Wallace Santos Lages and Chris North Receive CHCI Grant for Immersive Analytics project
November 30, 2021
Wallace Santos Lages (SOVA) and Chris North (CS), in collaboration with colleagues at the University of New Mexico (Melanie Moses, CS, Biology; Tobias Fisher, Earth and Planetary Science; Matthew Fricke, CS; and John Ericksen, CS PhD student) received CHCI planning grant funding from May through July 2021 and work continues. The research project, “An Immersive Analytics Framework for Drone-Collected Environmental Data'' is designing a new immersive analytics framework that integrates data analysis and control of robotic data acquisition systems. CHCI planning grants fund projects leading to large-scale externally funded research efforts. The goal of the grant program is to identify and support interdisciplinary teams of researchers in convergent research areas to prepare for submission of large external proposals.
The Lages-North grant allowed investigators to begin the design and prototyping of a mixed reality application for real-time data analysis of environmental data using the Microsoft HoloLens. This prototype has been used to help refine the research questions, approach, and as a preliminary result to support a collaborative proposal to the NSF, National Robotics Initiative 3.0: Innovations in Integration of Robotics (NRI-3.0). The NRI-3.0 supports research that promotes integration of robots to the benefit of humans including human safety and human independence, focusing on research in the innovative integration of robotic technologies. NSF supported projects will range from $250,000 to $1,500,000 for a period of up to four years.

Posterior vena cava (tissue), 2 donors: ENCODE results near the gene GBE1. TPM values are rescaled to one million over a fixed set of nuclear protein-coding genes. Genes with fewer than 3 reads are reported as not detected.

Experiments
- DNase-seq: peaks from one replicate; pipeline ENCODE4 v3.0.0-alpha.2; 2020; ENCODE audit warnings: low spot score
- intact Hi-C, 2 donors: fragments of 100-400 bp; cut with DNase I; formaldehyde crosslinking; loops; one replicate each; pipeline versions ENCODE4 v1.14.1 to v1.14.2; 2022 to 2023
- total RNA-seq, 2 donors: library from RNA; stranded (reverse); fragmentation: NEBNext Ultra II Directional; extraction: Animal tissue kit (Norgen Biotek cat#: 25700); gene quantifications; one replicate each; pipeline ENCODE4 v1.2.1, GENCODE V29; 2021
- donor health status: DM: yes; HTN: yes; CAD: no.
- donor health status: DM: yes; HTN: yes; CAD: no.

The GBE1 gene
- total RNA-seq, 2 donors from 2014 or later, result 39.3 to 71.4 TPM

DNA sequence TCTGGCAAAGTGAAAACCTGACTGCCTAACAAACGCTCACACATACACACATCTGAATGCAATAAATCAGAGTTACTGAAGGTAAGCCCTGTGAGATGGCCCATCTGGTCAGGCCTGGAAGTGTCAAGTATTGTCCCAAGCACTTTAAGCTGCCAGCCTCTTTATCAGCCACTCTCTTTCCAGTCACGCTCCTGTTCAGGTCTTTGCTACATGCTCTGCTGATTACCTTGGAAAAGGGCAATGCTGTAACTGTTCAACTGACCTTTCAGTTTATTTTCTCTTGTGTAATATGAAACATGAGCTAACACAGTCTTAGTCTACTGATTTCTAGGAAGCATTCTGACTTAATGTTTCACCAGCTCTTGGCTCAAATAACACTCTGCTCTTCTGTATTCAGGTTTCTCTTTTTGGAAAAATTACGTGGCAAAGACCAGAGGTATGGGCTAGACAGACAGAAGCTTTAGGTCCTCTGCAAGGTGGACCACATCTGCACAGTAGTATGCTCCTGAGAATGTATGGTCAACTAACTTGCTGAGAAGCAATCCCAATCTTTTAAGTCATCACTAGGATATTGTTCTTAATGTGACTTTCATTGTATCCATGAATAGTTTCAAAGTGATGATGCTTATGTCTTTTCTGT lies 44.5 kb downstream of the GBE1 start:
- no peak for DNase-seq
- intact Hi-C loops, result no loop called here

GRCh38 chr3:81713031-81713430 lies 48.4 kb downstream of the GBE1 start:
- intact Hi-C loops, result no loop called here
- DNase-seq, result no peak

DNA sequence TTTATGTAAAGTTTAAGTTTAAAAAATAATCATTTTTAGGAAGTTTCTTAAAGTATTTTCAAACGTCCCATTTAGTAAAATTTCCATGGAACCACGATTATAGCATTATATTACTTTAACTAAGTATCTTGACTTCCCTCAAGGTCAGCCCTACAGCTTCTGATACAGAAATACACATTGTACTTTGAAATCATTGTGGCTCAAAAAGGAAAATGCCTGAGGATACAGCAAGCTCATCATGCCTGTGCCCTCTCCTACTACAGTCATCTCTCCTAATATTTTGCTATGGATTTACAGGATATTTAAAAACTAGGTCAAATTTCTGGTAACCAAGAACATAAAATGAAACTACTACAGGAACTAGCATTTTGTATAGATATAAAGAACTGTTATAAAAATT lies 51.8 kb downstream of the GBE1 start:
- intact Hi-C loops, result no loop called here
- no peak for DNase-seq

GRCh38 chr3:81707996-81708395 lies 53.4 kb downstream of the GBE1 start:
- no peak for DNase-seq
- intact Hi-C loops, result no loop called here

Small-scale, remote-controlled quadcopters, also known as drones, have filled a critical gap between surface sensors and airplane/satellite systems. Their small size and maneuverability allow them to be operated at low altitudes, overpopulated areas, and transported easily. When fitted with sensors, they become an excellent platform for collecting geolocated data, offering higher spatial resolutions than ground- or space-based equivalents. Since they have low cost and high reliability, they can also be deployed in groups (swarms) to cover large areas efficiently.
UNM collaborator Moses' pioneering work on monitoring CO2 plumes from volcanoes is one example of drone use in data collection. More than 10% of the world’s population live in the destructive zone of volcanoes, and a quarter of a million people have perished in volcanic eruptions in the last 500 years. A key task for volcano surveillance is to locate the maximum CO2 flux in a dynamic gas plume. Researchers have demonstrated that changes in volcanic gas emission in some cases provide early warning, in the range of hours to days, in advance of hazardous volcanic activity. However, only 10 of the approximately 300 currently active volcanoes are characterized by long term datasets that enable any assessment of temporal CO2 variability. Satellite remote sensing of CO2 is infeasible, so sampling is currently performed by ground-based sensors or aerial surveys with piloted aircraft. These techniques are costly, dangerous, and produce temporally and spatially coarse measurements.
Drones present an emerging solution that reduces risk to volcanologists and has the potential to markedly increase sampling resolution within volcano plumes. As part of an international team of research universities, the Volcan project research team recently demonstrated that drones can feasibly sample CO2 from an active volcano in Papua New Guinea. However, drone loss was very common. Sudden and violent thermal updraughts, acidic plumes, and rugged cliffs were some of the many conditions that destroyed drones. In addition, flight times of quadcopters are short. Even the drones developed by the researchers specifically for the mentioned survey are limited to one hour. This gives scientists a limited amount of time to analyze the data and decide about any changes in the survey patterns.
The researchers have developed an analysis tool that will allow volcano scientists to quickly integrate their domain knowledge with real-time data sensed by the swarm. It will also feature an intuitive interface for fast, in-loco analysis and guiding the swarm towards the most promising monitoring locations. Tools for quick data analysis and real-time decision-making are also critical for many other surveying applications. For example, during natural disasters and other events, where lack of information may put human lives at risk, quick assessment of the situation is paramount.